Mobile food vans (commonly known as food trucks) have supposedly been allowed to operate in the City of Yarra since 1 July 2012, yet to date none have been approved by the City of Yarra, despite them operating widely in neighbouring local government areas like Moreland and Darebin. The City of Yarra has conceded that its guidelines may be too strict. Some people consider the current rules to be so strict that they form an defacto ban on trading.
On Tuesday 5 March 2013 (tomorrow) at 6.30pm at the Fitzroy Town Hall, the City of Yarra’s meeting will include a discussion of the issue of food trucks. If you’re in favour of food trucks really being permitted to trade within Yarra, please come to the meeting and make your opinion known.
[D]ear city of Yarra residents, i am sorry to say that the 5 locations that we applied for in the city of yarra have all been rejected. We are not permitted to trade on public or private land nor attend private catering requests. We have been informed by the senior local laws officer that police have been put on alert and are instructed to seize the taco truck if found trading in Yarra. We are still hopeful to resolve a location and the ability to attend pop up events. Thanks to all our customers we really appreciate your patience and understanding. kind regards Raph (Rafael Rashid)
This earned the council lots of new negative publicity. The issue has been developing since Rashid was ejected from Collingwood while trading there in 2011 (before the council had established its legal framework for food trucks).
One of the requirements is that a truck cannot trade within 200m of where an open permanent takeaway business is operating. Being barred from trading within 200m of an established food business seems ridiculous in Fitzroy. People walk further than that for a meal.
Google maps tells me that the distance from my home to the corner of Gertrude and Smith streets is 1.5kms. I walk that all the time. Within dense Fitzroy in particular, this rule (along with not being able to trade in residential areas) may make it impossible to find a location that meets the rules. That makes this rule a ban.
The City of Yarra also allows applicants to only trade from one location. So when it receive an application from Rashid for 5 locations it must have been paralysed with confusion. 5 into 1 does not compute. Computer says no. All 5 of his suggested locations were rejected.
There are some confusing anomalies in the council’s information about food trucks. The issue of vans trading on private property is particularly confusing. In their Guidelines for mobile food vehicles.pdf (324kb) the council says merely ‘Applications for MFV sites on road reserves and private land used for public purposes can be considered.’ But that’s all it says. Where are the actual rules for trucks trading to the public from private property? There don’t seem to be any.
Rashid claims to have been refused permission to trade on private property but two other trucks, Gumbo Kitchen (over 8,000 Facebook likes) and White Guy Cooks Thai (over 2,500 Facebook likes), have been serving the public from the McCoppins bottleshop carpark on Johnston St for months. Are these trucks trading with the approval of the City of Yarra or not? Are trucks allowed to operate on private land or not? It’s not clear.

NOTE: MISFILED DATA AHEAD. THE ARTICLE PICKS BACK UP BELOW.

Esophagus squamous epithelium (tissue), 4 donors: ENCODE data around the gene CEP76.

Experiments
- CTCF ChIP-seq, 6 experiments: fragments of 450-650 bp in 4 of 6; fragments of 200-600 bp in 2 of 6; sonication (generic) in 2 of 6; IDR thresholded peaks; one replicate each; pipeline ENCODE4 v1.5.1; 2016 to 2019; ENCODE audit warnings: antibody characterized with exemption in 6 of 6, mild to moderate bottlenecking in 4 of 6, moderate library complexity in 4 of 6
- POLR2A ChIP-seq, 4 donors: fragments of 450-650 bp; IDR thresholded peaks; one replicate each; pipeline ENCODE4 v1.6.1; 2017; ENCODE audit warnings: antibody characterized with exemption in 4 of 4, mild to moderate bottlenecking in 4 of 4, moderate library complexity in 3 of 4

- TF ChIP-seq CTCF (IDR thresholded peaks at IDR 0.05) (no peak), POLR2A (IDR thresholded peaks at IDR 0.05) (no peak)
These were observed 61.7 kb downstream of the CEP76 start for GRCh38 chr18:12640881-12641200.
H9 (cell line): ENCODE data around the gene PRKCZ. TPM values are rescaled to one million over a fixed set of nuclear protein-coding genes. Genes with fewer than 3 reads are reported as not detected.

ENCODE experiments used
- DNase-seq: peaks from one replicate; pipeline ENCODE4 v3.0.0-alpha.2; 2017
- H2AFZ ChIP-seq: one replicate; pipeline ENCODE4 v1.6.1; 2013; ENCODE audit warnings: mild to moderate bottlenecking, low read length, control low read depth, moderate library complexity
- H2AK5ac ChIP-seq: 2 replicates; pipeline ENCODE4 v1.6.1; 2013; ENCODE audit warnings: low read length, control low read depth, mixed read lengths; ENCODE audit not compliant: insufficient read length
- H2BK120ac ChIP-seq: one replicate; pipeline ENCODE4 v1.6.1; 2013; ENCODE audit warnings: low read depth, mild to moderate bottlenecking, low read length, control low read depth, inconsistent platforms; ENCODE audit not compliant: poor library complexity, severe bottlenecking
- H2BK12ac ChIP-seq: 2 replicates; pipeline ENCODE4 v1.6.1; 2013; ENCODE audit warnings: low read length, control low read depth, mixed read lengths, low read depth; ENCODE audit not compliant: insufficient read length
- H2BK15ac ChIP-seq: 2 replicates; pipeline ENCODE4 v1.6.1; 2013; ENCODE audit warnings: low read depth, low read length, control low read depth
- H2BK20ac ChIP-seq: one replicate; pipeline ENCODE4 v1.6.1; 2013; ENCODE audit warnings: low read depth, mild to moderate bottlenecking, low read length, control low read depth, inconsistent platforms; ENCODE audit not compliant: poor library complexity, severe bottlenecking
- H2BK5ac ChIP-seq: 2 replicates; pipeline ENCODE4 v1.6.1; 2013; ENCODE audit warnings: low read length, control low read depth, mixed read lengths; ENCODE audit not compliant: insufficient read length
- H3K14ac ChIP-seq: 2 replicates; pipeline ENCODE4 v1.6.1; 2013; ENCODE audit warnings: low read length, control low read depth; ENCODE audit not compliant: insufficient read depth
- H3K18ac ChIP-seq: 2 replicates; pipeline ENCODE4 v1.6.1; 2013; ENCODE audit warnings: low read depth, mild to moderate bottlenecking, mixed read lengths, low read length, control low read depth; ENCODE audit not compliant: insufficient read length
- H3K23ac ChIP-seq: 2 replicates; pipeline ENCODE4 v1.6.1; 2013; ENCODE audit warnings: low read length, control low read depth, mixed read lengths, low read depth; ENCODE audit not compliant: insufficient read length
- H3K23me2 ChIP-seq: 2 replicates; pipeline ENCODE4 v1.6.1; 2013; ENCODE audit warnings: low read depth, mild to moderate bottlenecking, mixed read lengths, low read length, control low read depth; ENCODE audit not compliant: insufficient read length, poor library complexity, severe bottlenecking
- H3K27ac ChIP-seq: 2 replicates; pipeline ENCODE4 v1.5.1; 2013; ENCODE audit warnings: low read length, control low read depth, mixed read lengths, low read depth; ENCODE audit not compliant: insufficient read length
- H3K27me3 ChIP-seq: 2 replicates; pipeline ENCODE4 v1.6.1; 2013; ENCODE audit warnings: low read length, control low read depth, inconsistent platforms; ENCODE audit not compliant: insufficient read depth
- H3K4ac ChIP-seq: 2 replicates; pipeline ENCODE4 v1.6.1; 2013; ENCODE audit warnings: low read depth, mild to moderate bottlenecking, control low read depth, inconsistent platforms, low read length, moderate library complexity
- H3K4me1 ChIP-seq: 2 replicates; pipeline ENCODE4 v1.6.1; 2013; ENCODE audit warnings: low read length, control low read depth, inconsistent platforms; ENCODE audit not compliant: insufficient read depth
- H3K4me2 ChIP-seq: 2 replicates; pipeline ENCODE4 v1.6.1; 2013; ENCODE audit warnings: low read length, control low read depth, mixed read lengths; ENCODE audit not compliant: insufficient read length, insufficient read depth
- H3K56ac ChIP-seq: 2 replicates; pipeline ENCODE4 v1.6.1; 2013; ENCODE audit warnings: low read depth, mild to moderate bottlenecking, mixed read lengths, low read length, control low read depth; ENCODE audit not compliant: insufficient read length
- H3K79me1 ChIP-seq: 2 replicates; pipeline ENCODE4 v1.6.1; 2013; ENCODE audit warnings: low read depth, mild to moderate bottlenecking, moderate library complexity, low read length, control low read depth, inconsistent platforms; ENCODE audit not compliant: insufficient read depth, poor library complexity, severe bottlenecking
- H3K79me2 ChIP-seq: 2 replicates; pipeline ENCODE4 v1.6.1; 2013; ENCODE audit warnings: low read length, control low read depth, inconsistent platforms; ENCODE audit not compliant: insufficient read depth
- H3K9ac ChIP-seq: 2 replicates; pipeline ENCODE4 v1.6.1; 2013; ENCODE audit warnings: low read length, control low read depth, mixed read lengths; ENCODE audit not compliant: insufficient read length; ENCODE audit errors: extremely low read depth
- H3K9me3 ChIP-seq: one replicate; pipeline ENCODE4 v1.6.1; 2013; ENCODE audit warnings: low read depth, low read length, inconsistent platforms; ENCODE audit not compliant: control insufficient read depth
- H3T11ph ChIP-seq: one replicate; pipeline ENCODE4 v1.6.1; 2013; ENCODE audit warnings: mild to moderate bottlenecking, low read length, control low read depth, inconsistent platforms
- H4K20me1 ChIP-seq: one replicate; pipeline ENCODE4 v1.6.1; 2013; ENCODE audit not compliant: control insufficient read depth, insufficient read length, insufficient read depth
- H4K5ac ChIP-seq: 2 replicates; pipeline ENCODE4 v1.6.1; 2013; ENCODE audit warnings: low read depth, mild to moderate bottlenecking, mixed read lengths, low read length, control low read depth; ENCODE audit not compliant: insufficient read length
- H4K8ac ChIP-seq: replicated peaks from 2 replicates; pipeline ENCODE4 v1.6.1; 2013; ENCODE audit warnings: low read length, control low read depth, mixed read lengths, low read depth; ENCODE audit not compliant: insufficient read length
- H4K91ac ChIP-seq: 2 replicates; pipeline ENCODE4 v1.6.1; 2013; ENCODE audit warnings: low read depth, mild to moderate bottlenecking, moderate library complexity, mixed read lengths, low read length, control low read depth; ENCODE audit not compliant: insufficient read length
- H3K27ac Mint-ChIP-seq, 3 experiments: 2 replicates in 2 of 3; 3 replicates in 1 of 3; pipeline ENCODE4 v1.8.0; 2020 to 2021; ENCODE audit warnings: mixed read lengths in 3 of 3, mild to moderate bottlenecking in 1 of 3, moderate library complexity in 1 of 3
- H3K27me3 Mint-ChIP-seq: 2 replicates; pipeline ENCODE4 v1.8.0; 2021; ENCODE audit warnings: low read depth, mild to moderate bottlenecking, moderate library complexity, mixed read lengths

The City of Yarra website says: ‘If a private event is held on private property, food trucks are still required to have a Statement of Trade for a temporary food premises. The Statement of Trade is a State Government requirement under the Food Act 1984 that is approved by Council.’ That’s completely fucking unhelpful. Rashid also claims to have been refused permission to do private catering on private property. Is this true or not? Is council exceeding its authority here?
Another confusing issue is that of where the registered owner of the vehicle lists as their principle place of residence. The Application for Mobile Food Vehicle (136kb) indicates that applicants must demonstrate ‘Proof of residency within Yarra attached (current utility bill, drivers licence)’. This is ridiculous. It’s a mobile business. It doesn’t matter where the operator lives. If it must be registered to only one person with one home, how can it trade in different areas? How is that trucks can trade in both Moreland and Darebin? Presumably because those councils are less insane and bureaucratically dysfunctional than the City of Yarra.
Some permanent business owners perpetuate a false belief that they own the business of local customers, and claim that food truck are stealing their customers. But they do not own potential customers. Following food trucks on social media and going out to find them is a social activity that many people enjoy, and customers have the power to choose. The rates permanent business pay to council do not buy them customer loyalty. It is not the role of council to guarantee customers to business ratepayers.
The role of the council is confused in relation to food trucks. It operates as a protector of permanent businesses who pay rates to the council, but it is also a supposedly impartial fee for service business whose role is to administer the rules without loyalty to particular clients. You make your application, and if you pass the test you pay your fees and start trading. Council seems to be stuck with this conflict of interest, where it seems to be acting more to discourage food trucks to appease business ratepayers than it is as an impartial administrator.
One Facebook user suggested that the City of Yarra was engaging in unlawful anti-competitive behaviour in making it unnecessarily and unreasonably difficult (compared to Moreland and Darebin) for food truck operators to gain approval to trade. This is an argument that appears to have some merit.
Please join me at the Fitzroy Town Hall on Tuesday evening to protest the council’s failure to approve any food trucks.